National Guardsman returns to receive degree
(Jul 26, 2019) — Daniel McLaughlin faced some unique challenges in earning his master’s degree from
Kennesaw State — and then had to clear one more hurdle to attend his graduation ceremony.
McLaughlin, a first lieutenant in the Georgia Army National Guard, earned his Master of Science in Information Technology while on a deployment to Afghanistan. He wasn’t scheduled to return home in time for graduation day, but received last-minute notice that he could be in Kennesaw to cross the stage in his cap and gown.
The university honored McLaughlin at Thursday night’s Graduate College commencement ceremony with a special recognition prior to the conferring of master’s degrees. President Pam Whitten concluded her remarks by sharing a photo of the KSU flag that McLaughlin flew over the camp where he was stationed in Logar Province.
“Daniel, we are so proud of you for earning your degree from Kennesaw State while serving your country,” Whitten said, eliciting a standing ovation from the crowd at the Convocation Center.
“Wow,” McLaughlin said following the ceremony, “it is really awesome to be here with my family and get to walk across the stage after all that hard work.”
McLaughlin, who also received his bachelor’s degree in information systems from Kennesaw State in 2012, had no idea that a deployment would be on the horizon when he enrolled in the Master of Science in Information Technology program 18 months ago. While serving in Afghanistan for seven months, he took his final six courses online to complete his second degree from KSU.
McLaughlin initially was told that his unit would return home in September or October, and the date later was moved up to July 31 — still not in time for commencement. However, he was granted a brief leave and hopped aboard a cargo flight to the United States, then made the roughly five-hour drive from Fort Stewart to Kennesaw. McLaughlin arrived about an hour-and-a-half before the start of the ceremony, which his wife Sarah and their children Madison, 3, and Gavin, 1, watched from the front row.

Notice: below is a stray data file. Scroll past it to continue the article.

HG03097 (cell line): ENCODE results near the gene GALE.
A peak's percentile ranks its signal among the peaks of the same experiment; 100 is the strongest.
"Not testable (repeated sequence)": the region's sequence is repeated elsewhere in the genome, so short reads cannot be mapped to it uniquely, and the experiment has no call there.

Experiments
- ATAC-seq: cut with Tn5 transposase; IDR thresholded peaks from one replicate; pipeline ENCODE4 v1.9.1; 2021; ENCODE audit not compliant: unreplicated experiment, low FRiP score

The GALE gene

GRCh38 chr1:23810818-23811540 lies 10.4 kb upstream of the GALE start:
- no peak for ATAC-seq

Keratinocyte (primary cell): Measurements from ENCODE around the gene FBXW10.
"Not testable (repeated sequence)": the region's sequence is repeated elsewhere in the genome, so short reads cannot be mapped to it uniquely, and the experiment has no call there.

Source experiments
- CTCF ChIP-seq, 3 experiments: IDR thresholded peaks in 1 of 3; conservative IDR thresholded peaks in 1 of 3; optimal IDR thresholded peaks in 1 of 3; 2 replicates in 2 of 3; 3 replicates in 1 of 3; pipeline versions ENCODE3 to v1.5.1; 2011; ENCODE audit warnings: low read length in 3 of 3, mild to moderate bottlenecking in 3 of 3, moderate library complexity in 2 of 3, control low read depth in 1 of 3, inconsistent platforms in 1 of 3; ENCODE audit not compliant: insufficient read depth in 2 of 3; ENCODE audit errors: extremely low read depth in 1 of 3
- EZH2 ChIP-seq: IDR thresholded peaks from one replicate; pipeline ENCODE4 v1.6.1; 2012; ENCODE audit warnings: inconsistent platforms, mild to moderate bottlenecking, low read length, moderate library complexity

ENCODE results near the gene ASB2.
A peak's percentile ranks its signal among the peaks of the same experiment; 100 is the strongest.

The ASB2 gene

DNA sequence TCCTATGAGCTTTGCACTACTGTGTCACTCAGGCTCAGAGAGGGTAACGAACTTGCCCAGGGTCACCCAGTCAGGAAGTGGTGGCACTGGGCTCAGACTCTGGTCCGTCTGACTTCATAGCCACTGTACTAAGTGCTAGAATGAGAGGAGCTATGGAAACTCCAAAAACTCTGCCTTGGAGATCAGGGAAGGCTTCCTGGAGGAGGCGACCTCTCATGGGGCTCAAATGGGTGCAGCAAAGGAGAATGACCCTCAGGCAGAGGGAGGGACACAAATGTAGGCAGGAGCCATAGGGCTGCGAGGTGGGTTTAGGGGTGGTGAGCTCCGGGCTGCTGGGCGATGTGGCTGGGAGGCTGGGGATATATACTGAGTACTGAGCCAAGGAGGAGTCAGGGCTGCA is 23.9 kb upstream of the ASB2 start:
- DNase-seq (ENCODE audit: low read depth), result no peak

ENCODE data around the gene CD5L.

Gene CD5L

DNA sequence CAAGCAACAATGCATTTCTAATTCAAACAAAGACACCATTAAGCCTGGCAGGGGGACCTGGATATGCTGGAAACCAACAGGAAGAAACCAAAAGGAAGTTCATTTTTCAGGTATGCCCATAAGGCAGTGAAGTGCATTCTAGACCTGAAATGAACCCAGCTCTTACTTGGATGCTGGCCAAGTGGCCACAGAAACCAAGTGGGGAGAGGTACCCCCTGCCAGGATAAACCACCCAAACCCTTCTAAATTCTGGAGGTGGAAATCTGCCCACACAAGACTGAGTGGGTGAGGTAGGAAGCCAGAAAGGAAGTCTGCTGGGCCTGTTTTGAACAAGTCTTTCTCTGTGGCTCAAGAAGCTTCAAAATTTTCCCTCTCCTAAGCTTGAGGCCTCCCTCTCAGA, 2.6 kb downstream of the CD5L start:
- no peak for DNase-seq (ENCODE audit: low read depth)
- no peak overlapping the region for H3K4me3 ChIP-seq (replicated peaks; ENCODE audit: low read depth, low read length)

“It’s unreal. I still can’t believe he was able to make it back,” Sarah said. “I am so incredibly grateful for it because Daniel worked really hard for this moment. I am always proud of everything he does, but taking as many classes as he did in a country where so many bad things are happening, I can’t believe what he was able to accomplish.”
As an added bonus, McLaughlin’s brother Alex was in attendance – as a fellow Master of Science in Information Technology graduate. Alex, who moved to Texas around the time that Daniel deployed, also took the MSIT program online and received his degree just a few minutes after Daniel’s special recognition.
“It was amazing to share this experience with my brother,” Daniel said. “He was coming back here to walk (for graduation), but I was going to miss him because I wasn’t supposed to be back yet. He and I are very close, and it could have been another 18 months or so before I was able to see him again.”
McLaughlin acknowledged that taking college classes while serving the Army in Afghanistan presents a unique set of challenges, such as having no available WiFi or having to move to different locations with his unit. However, he credited his Kennesaw State professors for making his MSIT coursework “a really smooth process.”
“It was difficult logistically, but it was easy in the sense that my professors were able to work with me – to facilitate the taking of my tests, or to move an assignment forward or back, or whatever I needed,” McLaughlin said. “I am just so thankful for Kennesaw State and everything they did here tonight and throughout the whole program.”
McLaughlin has to return to Fort Stewart to complete his demobilization process from the deployment. He will be back home for good in mid-August, to return to his life with Sarah and their children and his full-time job as a software developer for General Motors.
Photography by Jason Getz
A leader in innovative teaching and learning, Kennesaw State University offers more than 150 undergraduate, graduate and doctoral degrees to its approximately 38,000 students. With 13 colleges on two metro Atlanta campuses, Kennesaw State is a member of the University System of Georgia and the third-largest university in the state. The university’s vibrant campus culture, diverse population, strong global ties and entrepreneurial spirit draw students from throughout the region and from 92 countries across the globe. Kennesaw State is a Carnegie-designated doctoral research institution (R2), placing it among an elite group of only 6 percent of U.S. colleges and universities with an R1 or R2 status, and one of the 50 largest public institutions in the country. For more information, visit kennesaw.edu.